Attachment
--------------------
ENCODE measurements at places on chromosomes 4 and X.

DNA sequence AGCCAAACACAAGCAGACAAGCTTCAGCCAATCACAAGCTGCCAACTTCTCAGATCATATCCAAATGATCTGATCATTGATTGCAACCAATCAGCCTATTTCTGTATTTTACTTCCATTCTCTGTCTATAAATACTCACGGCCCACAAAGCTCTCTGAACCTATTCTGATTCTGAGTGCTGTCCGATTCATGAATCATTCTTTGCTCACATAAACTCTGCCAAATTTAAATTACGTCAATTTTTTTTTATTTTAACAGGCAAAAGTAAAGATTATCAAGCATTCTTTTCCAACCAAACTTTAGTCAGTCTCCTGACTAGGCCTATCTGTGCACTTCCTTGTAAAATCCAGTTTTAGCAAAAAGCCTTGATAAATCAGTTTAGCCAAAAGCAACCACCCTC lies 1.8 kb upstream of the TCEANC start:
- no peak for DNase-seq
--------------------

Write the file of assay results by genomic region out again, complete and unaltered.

ENCODE measurements at places on chromosomes 4 and X.

DNA sequence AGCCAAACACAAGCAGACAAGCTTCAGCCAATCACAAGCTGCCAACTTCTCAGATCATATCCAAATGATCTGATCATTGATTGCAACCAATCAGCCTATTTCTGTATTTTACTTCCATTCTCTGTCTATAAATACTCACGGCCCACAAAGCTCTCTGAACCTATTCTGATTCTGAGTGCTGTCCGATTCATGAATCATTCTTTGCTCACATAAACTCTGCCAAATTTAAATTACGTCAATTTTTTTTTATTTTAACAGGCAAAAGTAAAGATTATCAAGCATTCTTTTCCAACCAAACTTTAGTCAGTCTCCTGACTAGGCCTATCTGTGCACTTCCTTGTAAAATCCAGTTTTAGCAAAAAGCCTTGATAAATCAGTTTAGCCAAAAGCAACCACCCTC lies 1.8 kb upstream of the TCEANC start:
- no peak for DNase-seq